Oatmeal Raisin Cookies

Sometimes my best laid plans just don't work. I had planned to do more blogging on homeschooling this month, which I haven't been able to do. Instead, I have been trying to make sure we have food on the table, clean underwear in the drawer, and lessons for the kids. Life just gets like that sometimes. Well, to let you all know that I haven't forgotten about you, I thought I'd post something fun and quick. I hope to be able to do some writing this weekend. Until then, I realized I haven't shared my oatmeal raisin cookie recipe here yet. I've had this one since I was in college. I remember baking these with my girlfriends for our small group meetings. Yes, it's been around that long. I have since baked them with my preschool students and of course, shared with my own kids. The recipe card is faded, with lots of notes all over it. So you can say it has been tried and true. What we love about it is that they are soft and chewy, not dry like some oatmeal cookies. Hope you enjoy them too!

cookies1 Oatmeal Raisin Cookies

1 ¼ cup all-purpose flour

1 tsp. baking soda

1 cup butter, softened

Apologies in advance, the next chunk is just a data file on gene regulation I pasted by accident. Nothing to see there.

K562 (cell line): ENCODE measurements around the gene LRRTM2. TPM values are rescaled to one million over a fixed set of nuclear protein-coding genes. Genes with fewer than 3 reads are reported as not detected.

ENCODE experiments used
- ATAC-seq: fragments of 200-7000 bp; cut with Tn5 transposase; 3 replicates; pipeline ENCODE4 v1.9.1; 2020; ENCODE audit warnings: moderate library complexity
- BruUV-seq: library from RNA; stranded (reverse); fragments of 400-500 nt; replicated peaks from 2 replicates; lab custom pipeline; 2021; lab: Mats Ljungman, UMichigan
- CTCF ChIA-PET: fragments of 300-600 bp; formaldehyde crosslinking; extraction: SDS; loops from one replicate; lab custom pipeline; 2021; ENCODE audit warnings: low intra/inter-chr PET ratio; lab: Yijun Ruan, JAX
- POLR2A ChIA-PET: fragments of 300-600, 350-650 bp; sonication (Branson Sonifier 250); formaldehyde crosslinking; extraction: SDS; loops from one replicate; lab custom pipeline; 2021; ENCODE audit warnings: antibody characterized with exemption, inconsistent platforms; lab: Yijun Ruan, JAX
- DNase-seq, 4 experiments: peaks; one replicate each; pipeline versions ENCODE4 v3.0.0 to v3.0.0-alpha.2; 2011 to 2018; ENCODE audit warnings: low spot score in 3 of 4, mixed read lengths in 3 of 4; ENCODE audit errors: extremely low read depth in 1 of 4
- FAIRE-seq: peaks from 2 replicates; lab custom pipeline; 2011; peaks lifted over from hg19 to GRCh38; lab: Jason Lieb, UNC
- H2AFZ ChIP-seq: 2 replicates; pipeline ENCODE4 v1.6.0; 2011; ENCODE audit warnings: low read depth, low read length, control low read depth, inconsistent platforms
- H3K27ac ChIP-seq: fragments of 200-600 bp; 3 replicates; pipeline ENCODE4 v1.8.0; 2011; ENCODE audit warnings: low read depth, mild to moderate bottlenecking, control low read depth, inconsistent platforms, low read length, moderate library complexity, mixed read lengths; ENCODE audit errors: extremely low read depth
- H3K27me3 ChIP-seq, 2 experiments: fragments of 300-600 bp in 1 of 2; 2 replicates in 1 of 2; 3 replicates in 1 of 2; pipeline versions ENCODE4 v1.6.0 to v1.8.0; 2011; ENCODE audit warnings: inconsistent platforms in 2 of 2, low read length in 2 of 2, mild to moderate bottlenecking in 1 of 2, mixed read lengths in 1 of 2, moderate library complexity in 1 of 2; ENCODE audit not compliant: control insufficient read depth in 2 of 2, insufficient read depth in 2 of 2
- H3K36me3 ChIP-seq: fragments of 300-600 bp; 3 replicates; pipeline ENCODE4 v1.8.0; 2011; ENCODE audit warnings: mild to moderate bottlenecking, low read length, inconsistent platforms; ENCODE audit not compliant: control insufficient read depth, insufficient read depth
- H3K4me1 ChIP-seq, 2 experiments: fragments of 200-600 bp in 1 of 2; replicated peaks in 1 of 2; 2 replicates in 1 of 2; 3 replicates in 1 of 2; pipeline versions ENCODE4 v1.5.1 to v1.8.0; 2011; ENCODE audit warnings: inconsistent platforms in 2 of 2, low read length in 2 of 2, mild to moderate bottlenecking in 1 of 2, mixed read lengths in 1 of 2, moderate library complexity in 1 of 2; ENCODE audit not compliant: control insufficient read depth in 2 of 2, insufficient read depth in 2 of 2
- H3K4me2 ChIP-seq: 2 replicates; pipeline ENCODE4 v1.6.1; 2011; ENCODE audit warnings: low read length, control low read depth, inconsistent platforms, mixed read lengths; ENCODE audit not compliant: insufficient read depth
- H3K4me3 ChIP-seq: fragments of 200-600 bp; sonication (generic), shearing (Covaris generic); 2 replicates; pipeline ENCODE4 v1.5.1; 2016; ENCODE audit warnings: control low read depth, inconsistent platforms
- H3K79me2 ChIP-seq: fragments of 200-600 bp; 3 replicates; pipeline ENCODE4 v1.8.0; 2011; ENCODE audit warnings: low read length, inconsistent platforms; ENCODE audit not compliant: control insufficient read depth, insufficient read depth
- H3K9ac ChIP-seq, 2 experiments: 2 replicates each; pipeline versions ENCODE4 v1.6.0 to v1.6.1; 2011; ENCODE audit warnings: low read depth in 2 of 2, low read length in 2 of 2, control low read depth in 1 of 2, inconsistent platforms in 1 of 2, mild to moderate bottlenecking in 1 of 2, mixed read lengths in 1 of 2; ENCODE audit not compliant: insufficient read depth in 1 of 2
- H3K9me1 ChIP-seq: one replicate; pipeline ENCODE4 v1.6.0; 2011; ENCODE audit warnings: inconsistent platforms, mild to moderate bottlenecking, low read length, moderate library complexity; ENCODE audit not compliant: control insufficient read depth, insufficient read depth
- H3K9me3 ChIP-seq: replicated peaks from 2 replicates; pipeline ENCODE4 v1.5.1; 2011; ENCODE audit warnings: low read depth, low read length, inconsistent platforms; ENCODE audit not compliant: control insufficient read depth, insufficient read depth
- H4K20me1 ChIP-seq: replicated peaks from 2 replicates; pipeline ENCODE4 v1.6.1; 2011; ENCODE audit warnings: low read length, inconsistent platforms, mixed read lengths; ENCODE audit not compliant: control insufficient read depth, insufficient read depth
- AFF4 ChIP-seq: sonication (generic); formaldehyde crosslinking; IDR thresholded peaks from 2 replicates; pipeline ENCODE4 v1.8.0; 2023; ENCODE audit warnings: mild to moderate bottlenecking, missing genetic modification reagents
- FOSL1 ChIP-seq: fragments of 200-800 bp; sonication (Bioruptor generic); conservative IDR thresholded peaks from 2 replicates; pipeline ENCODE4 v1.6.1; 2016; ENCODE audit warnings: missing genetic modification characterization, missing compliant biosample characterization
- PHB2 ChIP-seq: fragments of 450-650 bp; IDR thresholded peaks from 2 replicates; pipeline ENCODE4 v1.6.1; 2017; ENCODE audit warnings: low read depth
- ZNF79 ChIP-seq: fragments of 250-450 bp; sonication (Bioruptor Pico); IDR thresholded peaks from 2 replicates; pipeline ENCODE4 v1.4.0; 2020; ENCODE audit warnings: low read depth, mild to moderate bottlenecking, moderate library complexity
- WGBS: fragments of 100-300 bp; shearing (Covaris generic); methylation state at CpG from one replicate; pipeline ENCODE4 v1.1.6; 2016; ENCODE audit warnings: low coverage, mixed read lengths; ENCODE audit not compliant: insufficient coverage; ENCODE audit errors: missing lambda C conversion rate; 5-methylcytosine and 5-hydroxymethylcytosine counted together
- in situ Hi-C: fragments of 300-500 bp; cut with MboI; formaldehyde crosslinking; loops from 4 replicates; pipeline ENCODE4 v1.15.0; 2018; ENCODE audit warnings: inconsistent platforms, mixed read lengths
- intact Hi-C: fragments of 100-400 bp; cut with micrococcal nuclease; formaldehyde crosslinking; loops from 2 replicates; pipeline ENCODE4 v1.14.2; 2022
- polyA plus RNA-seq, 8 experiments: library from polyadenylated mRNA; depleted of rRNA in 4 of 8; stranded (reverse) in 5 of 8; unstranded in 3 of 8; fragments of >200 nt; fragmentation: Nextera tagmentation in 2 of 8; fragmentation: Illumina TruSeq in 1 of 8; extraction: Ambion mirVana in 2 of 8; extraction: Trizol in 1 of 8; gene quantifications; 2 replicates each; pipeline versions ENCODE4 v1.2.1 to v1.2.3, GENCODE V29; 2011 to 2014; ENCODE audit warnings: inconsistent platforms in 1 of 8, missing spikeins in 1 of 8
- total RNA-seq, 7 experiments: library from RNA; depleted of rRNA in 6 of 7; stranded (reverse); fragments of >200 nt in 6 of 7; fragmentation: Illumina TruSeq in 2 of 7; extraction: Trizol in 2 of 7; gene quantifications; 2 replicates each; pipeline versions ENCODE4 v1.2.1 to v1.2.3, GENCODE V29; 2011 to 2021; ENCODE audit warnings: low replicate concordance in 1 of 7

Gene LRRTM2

¾ cup packed light brown sugar

1 small package instant vanilla pudding

2 eggs

3 ½ cups quick-cooking oats

1 cup raisins

Mix flour and baking soda. Combine butter, brown sugar, pudding mix in a mixer bowl. Beat until smooth and creamy. Beat in eggs. Gradually add flour mixture, then stir in oats and raisins. Batter will be stiff. Drop onto rounded measured teaspoonfuls onto ungreased baking sheets about 2” apart. Bake at 375 for 10-12 minutes. Makes about 5 dozen cookies.

The nice thing about these cookies is that you can also freeze them. All I do is line a pan with waxed paper then put the raw cookie dough on it. I put 2 dozen in the freezer in this batch and then baked the rest. (This is so we don't eat 5 dozen cookies at once!) When the cookies were done freezing--I left them in the freezer for an hour but it can take less time--I took the frozen dough balls out and put them in a heavy-duty freezer bag, marked with the type of cookie, the baking temperature and the baking time.

Half for freezing, half for baking!

With these in the freezer, I can then make a batch of fresh cookies, usually a dozen at a time for our family, and enjoy! You can bake them straight from the freezer, but add a few extra minutes to the baking time. I do notice that they do seem a little smaller, probably because they start out frozen. Or you can set them on baking sheets, let them thaw, and bake as directed.

Here's a copy of the recipe in PDF form! Oatmeal Raisin Cookies